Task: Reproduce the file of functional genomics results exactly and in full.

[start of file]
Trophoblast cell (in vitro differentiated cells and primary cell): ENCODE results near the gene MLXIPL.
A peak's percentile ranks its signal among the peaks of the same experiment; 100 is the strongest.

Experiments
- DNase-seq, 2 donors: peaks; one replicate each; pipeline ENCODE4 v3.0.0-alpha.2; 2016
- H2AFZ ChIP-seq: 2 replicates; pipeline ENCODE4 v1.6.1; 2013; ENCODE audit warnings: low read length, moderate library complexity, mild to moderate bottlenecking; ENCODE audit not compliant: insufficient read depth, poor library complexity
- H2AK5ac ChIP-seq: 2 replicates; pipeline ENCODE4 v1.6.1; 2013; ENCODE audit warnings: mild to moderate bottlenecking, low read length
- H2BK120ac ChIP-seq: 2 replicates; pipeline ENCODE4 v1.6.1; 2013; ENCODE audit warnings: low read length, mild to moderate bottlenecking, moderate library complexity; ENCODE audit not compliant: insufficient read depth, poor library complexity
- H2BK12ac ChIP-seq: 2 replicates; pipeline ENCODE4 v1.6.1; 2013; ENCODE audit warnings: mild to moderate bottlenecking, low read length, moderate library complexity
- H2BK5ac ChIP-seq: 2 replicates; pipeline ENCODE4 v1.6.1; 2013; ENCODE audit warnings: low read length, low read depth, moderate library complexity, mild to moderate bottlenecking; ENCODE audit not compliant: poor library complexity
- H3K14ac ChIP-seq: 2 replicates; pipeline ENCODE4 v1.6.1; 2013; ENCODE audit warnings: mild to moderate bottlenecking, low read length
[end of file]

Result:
Trophoblast cell (in vitro differentiated cells and primary cell): ENCODE results near the gene MLXIPL.
A peak's percentile ranks its signal among the peaks of the same experiment; 100 is the strongest.

Experiments
- DNase-seq, 2 donors: peaks; one replicate each; pipeline ENCODE4 v3.0.0-alpha.2; 2016
- H2AFZ ChIP-seq: 2 replicates; pipeline ENCODE4 v1.6.1; 2013; ENCODE audit warnings: low read length, moderate library complexity, mild to moderate bottlenecking; ENCODE audit not compliant: insufficient read depth, poor library complexity
- H2AK5ac ChIP-seq: 2 replicates; pipeline ENCODE4 v1.6.1; 2013; ENCODE audit warnings: mild to moderate bottlenecking, low read length
- H2BK120ac ChIP-seq: 2 replicates; pipeline ENCODE4 v1.6.1; 2013; ENCODE audit warnings: low read length, mild to moderate bottlenecking, moderate library complexity; ENCODE audit not compliant: insufficient read depth, poor library complexity
- H2BK12ac ChIP-seq: 2 replicates; pipeline ENCODE4 v1.6.1; 2013; ENCODE audit warnings: mild to moderate bottlenecking, low read length, moderate library complexity
- H2BK5ac ChIP-seq: 2 replicates; pipeline ENCODE4 v1.6.1; 2013; ENCODE audit warnings: low read length, low read depth, moderate library complexity, mild to moderate bottlenecking; ENCODE audit not compliant: poor library complexity
- H3K14ac ChIP-seq: 2 replicates; pipeline ENCODE4 v1.6.1; 2013; ENCODE audit warnings: mild to moderate bottlenecking, low read length